The big one darted in front of me and I swerved to avoid hitting him and coming back alongside me on the drive train side he went for my leg. I pulled my leg off the pedal and he went for it again and I lifted it higher. But now I wasn’t pedaling. I couldn’t outrun him. Then the big one went for the next best thing and bit my front pannier and with my center of gravity too high the front wheel twisted as he pulled at the pannier and I felt the bike go and I was down, sliding headfirst across the asphalt, the bike under me.
I got up cursing and furious and the dogs ran off. My right elbow was torn up and I immediately feared the worst: I had re-broken the elbow. I was out in the desert with 50km yet to ride. But worse yet I needed two good arms to take apart and pack the bike and then how would I carry two heavy bike boxes with a broken arm?
I pulled the bike off the road and checked it out. The chain had come off and the front panniers needed adjustment but everything else was okay. I flexed my fist and it felt alright, but I knew from experience that it would be 30 minutes at least before the pain of a broken elbow would appear. Then I would lose mobility in the elbow and it would swell up, drawing the elbow up into a stiff bent position, and the arm would be useless.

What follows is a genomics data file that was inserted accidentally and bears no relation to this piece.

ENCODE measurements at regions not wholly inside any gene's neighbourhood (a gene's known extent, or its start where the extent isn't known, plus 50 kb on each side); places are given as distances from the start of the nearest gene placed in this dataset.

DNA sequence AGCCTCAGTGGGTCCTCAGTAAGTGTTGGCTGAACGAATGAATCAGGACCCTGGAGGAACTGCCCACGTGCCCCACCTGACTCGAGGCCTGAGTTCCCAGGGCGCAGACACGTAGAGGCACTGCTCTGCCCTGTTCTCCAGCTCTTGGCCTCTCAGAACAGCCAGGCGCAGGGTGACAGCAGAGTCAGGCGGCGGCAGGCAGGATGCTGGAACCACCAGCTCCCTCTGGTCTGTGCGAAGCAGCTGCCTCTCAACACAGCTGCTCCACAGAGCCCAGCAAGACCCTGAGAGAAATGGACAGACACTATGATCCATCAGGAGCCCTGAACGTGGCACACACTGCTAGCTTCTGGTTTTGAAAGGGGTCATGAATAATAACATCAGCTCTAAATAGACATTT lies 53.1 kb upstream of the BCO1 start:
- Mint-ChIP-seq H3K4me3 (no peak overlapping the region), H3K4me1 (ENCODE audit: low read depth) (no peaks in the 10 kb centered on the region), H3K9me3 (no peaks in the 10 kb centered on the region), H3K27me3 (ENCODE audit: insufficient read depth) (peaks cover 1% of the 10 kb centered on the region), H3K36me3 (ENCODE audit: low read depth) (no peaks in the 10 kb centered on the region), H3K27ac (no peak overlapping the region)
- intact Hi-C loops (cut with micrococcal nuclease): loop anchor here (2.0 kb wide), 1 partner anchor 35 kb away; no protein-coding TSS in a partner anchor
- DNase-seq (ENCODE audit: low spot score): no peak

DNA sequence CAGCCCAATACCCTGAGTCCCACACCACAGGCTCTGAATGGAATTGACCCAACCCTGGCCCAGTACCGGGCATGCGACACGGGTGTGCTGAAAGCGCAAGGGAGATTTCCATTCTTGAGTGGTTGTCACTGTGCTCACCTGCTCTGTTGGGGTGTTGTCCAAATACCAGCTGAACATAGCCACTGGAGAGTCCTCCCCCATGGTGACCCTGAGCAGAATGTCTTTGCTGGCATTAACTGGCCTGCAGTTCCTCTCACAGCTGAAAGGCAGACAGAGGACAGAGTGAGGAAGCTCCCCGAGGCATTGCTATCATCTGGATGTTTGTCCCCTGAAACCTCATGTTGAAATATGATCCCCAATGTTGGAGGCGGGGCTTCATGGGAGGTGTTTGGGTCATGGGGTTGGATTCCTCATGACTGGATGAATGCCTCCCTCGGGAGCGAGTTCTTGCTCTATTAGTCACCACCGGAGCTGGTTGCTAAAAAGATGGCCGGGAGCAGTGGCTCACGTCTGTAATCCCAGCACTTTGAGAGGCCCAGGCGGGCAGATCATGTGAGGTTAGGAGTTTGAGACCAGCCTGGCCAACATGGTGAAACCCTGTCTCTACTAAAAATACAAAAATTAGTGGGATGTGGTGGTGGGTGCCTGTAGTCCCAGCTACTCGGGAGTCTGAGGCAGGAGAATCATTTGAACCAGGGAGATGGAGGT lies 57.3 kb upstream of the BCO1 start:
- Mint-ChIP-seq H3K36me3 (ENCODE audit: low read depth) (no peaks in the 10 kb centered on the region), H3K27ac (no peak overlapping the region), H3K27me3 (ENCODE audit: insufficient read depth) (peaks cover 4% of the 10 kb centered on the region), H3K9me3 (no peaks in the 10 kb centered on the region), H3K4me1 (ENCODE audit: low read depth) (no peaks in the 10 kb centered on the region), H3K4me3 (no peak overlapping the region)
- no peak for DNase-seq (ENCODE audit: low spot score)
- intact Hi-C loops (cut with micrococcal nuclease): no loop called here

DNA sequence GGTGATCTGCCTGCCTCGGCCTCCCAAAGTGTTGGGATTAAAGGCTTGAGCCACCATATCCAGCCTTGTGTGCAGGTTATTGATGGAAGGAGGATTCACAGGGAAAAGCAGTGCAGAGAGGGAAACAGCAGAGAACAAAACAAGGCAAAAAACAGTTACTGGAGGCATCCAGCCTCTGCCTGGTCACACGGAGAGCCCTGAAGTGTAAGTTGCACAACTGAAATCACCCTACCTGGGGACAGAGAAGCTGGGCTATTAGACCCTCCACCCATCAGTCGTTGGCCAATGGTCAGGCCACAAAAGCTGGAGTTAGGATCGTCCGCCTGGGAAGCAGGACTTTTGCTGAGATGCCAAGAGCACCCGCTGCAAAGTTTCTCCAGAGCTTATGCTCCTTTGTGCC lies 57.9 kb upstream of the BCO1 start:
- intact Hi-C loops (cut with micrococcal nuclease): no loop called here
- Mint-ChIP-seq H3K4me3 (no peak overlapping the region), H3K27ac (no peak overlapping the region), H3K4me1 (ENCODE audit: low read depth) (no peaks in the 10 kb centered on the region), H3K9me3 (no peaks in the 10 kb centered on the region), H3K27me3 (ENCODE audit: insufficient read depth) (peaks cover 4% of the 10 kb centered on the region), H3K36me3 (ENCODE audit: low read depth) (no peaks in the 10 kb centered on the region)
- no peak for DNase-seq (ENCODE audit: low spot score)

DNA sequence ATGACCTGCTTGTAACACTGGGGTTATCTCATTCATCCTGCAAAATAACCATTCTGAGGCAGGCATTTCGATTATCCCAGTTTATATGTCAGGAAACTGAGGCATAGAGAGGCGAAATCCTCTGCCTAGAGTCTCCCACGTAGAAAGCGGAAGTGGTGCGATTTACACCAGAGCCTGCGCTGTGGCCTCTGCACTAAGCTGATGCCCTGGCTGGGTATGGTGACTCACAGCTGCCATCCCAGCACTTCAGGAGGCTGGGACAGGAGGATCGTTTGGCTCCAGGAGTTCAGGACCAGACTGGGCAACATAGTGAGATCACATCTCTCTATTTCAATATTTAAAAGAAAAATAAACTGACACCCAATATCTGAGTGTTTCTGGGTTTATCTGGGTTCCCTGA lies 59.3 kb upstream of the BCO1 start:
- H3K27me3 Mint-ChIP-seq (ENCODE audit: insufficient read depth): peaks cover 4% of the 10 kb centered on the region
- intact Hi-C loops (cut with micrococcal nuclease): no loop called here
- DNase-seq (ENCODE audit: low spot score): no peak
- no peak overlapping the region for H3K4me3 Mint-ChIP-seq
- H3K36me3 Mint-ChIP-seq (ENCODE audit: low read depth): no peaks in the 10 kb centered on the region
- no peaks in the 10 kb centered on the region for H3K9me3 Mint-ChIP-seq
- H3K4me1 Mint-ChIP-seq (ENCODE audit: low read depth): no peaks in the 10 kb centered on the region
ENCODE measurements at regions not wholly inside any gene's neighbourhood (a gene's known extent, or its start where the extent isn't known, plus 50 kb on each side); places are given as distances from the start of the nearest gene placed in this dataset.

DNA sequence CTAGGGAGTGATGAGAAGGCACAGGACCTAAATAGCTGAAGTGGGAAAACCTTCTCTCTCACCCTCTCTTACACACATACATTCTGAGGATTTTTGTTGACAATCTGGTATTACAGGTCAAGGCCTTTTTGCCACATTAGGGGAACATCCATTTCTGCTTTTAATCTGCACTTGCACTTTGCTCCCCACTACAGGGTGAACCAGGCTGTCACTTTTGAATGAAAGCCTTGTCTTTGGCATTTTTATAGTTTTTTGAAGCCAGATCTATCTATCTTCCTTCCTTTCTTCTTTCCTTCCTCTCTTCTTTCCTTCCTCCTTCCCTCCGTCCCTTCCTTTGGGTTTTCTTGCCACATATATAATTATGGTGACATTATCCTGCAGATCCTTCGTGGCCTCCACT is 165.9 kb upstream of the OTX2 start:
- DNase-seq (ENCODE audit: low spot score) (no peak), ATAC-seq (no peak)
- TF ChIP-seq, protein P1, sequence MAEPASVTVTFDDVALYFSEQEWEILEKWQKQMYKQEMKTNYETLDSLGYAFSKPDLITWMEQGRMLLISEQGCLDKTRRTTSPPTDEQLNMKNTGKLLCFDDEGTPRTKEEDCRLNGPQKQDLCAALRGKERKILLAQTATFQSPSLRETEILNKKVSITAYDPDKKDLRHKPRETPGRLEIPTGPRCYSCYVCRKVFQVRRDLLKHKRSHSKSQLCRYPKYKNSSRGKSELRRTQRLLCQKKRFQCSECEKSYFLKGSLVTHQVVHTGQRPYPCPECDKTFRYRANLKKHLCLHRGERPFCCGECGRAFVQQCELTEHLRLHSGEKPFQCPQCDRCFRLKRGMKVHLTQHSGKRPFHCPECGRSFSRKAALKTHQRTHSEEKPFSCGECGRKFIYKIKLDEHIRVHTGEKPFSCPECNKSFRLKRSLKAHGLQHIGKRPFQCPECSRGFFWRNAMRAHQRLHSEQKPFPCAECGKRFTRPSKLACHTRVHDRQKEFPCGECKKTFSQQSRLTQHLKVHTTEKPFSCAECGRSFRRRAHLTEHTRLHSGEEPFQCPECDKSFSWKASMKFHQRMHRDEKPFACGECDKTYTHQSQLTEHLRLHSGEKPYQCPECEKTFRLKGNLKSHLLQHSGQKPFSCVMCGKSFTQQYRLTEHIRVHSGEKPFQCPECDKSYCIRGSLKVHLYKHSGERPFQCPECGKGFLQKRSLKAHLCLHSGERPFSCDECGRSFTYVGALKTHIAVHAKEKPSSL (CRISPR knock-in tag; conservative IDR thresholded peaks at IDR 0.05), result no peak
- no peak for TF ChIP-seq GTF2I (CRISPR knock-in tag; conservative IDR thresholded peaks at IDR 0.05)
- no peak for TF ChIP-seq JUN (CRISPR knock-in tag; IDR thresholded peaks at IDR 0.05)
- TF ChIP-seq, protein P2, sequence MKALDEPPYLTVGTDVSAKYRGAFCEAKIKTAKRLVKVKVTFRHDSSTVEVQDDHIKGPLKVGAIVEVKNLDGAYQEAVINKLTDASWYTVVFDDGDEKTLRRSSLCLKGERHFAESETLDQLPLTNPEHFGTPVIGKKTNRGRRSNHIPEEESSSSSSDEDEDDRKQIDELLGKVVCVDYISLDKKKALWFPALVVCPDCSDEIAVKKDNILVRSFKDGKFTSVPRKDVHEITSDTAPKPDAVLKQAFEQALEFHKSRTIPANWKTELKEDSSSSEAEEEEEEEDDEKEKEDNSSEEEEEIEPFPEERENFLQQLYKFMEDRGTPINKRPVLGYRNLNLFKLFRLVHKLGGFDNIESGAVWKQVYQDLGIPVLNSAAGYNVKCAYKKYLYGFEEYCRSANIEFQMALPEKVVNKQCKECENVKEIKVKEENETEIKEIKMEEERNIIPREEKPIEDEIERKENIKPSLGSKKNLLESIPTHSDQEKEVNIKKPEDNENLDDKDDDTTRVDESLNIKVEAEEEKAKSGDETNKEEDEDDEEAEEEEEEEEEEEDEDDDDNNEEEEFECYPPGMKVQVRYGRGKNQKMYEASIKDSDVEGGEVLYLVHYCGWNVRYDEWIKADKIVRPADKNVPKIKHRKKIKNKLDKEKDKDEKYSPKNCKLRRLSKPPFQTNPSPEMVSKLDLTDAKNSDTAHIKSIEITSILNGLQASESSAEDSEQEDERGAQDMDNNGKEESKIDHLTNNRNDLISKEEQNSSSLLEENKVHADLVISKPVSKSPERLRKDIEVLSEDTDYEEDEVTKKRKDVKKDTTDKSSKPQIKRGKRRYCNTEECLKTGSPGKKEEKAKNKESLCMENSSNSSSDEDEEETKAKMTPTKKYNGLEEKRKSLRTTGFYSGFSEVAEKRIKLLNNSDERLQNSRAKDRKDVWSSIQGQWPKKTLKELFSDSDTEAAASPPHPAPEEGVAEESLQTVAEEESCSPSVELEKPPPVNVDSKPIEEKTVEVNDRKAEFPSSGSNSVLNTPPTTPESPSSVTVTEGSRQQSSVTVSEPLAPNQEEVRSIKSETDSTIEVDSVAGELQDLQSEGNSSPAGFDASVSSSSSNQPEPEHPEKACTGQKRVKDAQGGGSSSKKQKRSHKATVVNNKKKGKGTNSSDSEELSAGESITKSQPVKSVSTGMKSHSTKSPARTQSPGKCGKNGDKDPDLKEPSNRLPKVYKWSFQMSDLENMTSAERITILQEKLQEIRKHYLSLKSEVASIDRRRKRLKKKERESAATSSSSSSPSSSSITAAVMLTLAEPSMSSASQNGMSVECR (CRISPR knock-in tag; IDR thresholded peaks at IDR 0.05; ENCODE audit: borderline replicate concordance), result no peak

I cleaned off the blood and wiped at the wounds. I also saw my knee was torn up as well as my shorts with some road rash on my hip. I got back on the bike and rode. I was furious. Of all the luck. On my second to last day riding too and after so many kilometers and close calls. If I had a gun I would have gone back and executed that dog.
The Pan American became rolling country and I was riding it fast and strong with that strange feeling of exuberance that comes after a crash. But I knew that would end soon and I would feel weaker than before. A crash did not ever strengthen a man. I continued to test the elbow by extending it and found I had lost no mobility. I began to think I had at worst only a minor fracture, perhaps no fracture at all. It was true I had crashed on an oily stretch of asphalt and perhaps the oil had eased my fall, allowing me to slide more easily on the pavement. I rode on hoping the elbow would be alright.